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Am Fam Physician. 2015;91(11):759-760

Author disclosure: No relevant financial affiliations.

Clinical Question

Should colchicine be used to treat acute gout?

Evidence-Based Answer

Low-quality evidence shows that low-dose colchicine (up to 1.8 mg over one hour) is an effective therapy for acute gout. However, it has not been compared with nonsteroidal anti-inflammatory drugs (NSAIDs) or corticosteroids in clinical trials. Concerns include high cost, drug-drug interactions, and potential toxicity. (Strength of Recommendation: B, based on inconsistent or limited-quality patient-oriented evidence.)

Practice Pointers

Colchicine is an alkaloid inhibitor of microtubule formation derived from the meadow saffron or autumn crocus in the Northern Hemisphere. It has been used since ancient times for medicinal purposes. In 2009, after sponsoring a small randomized controlled trial, URL Pharma received exclusive rights to produce colchicine (Colcrys) for gout and the much rarer disease, familial Mediterranean fever. As a result, the price increased 50-fold from about $0.10 to $5.00 per pill.1

This Cochrane review updates a 2006 meta-analysis of a single study of 43 people. A second industry-sponsored study of 185 people was added to the current review. Both were randomized controlled trials. In the more recent study, the authors compared a high-dose colchicine regimen to a low-dose regimen. The high-dose regimens in the two studies—which included a 1- to 1.2-mg loading dose, followed by either 0.6 mg every hour for six hours or 0.5 mg every two hours until therapeutic response or intolerance (i.e., nausea, vomiting, or diarrhea)—caused significantly more adverse effects (number needed to treat to harm = 2). The shorter, low-dose regimen of 1.2 mg, followed by 0.6 mg in one hour (followed by placebo every hour for five hours) was as effective as the higher dosages in the more recent study, but with adverse effects similar to those in the placebo group. Using an outcome of at least 50% pain reduction at 24 to 32 hours with low-dose colchicine vs. placebo, the number needed to treat for the low-dose regimen was five.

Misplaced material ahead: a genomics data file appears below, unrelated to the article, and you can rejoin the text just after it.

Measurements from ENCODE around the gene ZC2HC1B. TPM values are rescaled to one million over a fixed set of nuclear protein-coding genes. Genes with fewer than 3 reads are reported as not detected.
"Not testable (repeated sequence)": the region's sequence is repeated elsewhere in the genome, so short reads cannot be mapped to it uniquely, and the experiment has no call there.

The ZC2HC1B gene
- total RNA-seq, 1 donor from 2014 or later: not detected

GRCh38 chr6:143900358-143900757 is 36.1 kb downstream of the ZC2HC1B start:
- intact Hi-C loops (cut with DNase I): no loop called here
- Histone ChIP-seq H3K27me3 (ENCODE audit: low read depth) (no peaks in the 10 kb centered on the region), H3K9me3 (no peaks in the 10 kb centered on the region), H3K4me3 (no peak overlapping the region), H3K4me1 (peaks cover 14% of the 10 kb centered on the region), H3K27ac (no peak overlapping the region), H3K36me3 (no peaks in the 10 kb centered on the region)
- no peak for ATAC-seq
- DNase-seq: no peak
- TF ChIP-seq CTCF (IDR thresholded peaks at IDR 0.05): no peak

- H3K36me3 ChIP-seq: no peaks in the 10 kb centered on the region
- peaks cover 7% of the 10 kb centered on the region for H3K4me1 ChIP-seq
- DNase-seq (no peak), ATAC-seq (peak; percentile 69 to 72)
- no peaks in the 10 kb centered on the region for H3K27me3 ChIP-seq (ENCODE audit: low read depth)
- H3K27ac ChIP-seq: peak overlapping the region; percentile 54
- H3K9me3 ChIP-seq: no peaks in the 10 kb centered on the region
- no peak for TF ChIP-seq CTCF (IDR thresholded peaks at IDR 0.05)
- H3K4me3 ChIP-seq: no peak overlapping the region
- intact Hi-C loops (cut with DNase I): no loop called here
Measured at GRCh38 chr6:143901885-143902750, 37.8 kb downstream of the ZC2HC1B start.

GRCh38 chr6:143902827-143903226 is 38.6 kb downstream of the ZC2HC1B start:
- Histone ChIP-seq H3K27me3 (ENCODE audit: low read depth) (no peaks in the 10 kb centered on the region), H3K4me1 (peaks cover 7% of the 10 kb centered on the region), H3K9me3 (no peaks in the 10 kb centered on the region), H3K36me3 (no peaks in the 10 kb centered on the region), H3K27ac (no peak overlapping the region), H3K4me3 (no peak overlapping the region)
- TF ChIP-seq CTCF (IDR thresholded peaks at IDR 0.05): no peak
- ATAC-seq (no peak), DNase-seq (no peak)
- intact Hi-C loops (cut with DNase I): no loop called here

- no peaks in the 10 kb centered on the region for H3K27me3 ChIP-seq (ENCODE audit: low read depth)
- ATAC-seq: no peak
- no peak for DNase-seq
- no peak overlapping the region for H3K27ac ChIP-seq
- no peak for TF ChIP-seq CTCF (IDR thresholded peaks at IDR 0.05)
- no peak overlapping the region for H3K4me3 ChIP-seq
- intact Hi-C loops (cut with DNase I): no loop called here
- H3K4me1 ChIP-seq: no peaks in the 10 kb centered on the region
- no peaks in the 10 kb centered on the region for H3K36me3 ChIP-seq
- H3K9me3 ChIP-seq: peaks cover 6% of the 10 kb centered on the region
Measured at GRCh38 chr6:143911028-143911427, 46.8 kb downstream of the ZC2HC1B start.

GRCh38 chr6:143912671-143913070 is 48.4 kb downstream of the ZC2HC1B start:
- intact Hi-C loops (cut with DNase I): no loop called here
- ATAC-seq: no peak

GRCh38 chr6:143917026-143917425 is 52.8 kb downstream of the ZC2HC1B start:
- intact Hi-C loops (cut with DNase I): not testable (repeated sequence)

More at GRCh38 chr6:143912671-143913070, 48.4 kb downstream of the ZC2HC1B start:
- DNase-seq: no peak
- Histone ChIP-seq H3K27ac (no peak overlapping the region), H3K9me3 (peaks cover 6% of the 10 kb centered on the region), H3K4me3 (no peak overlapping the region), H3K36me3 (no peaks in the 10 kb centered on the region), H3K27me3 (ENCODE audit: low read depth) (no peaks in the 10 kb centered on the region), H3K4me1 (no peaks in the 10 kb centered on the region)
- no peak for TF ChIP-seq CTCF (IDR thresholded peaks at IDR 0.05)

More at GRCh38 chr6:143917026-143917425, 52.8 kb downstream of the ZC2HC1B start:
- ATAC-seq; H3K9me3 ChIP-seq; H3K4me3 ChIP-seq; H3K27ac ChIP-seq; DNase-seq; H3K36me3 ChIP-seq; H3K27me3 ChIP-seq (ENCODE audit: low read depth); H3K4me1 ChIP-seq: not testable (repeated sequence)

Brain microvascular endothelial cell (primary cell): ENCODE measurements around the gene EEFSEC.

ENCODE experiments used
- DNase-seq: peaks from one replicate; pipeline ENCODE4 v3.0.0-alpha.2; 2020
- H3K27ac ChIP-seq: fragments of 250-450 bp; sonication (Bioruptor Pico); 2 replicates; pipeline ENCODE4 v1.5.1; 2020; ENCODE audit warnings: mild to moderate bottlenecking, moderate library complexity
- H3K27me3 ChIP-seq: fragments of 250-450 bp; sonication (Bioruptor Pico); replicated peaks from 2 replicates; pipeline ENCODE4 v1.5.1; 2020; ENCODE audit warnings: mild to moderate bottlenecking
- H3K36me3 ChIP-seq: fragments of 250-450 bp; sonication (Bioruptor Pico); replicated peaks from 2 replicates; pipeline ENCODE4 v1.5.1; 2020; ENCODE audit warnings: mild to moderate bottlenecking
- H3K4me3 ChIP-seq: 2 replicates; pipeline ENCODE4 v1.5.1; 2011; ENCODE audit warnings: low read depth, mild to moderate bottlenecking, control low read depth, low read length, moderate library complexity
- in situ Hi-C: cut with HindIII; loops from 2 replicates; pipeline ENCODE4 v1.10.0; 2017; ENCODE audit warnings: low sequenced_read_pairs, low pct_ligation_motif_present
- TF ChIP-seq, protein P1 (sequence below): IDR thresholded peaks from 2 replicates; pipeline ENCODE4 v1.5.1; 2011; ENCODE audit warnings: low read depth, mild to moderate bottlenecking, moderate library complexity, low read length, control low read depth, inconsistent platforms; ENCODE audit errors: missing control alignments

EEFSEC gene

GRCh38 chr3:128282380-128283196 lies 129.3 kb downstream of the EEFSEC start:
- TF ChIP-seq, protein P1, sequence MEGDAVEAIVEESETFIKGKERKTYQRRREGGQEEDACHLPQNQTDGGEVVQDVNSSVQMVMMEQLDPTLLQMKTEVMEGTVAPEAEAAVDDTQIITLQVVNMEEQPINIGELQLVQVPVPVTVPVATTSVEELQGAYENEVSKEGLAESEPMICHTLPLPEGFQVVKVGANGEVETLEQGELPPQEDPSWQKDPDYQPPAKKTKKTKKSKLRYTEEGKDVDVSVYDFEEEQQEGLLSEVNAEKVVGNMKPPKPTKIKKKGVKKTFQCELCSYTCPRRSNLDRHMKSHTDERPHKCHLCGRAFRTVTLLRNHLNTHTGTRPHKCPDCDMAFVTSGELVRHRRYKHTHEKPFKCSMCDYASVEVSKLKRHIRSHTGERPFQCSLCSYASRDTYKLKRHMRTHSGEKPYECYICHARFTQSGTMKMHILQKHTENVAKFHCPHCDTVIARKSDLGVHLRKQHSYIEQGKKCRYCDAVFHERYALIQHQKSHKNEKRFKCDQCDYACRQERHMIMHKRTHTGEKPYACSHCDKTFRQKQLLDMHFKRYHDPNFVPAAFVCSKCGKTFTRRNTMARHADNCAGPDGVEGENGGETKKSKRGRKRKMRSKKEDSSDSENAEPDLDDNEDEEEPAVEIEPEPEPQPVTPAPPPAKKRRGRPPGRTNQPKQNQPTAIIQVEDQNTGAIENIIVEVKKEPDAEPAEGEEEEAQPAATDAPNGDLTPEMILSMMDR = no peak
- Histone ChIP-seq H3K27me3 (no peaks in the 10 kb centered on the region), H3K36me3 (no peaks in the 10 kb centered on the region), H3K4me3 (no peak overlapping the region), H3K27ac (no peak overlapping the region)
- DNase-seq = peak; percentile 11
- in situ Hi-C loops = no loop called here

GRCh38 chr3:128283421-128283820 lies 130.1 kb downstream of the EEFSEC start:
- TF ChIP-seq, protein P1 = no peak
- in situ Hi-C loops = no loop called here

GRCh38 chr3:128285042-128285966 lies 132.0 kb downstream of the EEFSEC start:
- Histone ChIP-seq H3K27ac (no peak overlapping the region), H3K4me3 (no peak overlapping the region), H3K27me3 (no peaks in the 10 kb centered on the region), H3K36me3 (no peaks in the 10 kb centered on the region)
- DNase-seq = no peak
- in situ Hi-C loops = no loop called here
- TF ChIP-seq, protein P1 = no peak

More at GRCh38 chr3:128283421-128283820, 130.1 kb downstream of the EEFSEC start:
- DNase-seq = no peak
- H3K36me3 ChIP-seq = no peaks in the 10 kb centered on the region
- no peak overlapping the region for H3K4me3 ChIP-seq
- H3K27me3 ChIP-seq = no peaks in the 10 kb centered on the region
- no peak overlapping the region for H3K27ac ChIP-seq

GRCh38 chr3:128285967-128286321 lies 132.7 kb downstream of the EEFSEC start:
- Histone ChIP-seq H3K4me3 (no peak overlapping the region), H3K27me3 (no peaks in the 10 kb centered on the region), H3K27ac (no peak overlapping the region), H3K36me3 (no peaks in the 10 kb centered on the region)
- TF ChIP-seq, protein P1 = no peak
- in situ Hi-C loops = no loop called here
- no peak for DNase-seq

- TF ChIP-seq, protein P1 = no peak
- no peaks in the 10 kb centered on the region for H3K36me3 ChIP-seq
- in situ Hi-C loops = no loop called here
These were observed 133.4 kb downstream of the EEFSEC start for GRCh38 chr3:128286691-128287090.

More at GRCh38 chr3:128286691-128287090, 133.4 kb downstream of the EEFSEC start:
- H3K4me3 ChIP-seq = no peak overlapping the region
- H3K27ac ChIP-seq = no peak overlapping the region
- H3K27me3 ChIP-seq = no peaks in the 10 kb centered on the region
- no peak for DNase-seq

No trials compared colchicine with other interventions (e.g., NSAIDs, corticosteroids). Most participants in these two studies were men, and this Cochrane review does not address whether colchicine is beneficial after the first two days of an exacerbation.

The 2012 American College of Rheumatology guidelines for managing gout state that low-dose colchicine is equal to NSAIDs and corticosteroids for treating acute gout.2 For severe acute gout, colchicine may be used with NSAIDs or corticosteroids. The guidelines call for at least six months of anti-inflammatory prophylaxis while starting urate-lowering therapy to prevent gout flare-ups, and slightly favor colchicine in a dosage of 0.6 mg once to twice daily in this regard.

The dose of colchicine should be reduced for patients with severe renal or hepatic disease. There is a 1% risk of reversible axonal neuromyopathy in patients taking colchicine; colchicine can cause rhabdomyolysis when used with statins or clarithromycin (Biaxin); and colchicine has multiple drug-drug interactions with cytochrome P3A4 inhibitors, including certain antiviral agents, antifungal agents, calcium channel blockers, and grapefruit.3,4 Comparative studies among the different treatments for acute gout and for flare-up prophylaxis are needed.

These are summaries of reviews from the Cochrane Library.

This series is coordinated by Corey D. Fogleman, MD, assistant medical editor.

A collection of Cochrane for Clinicians published in AFP is available at

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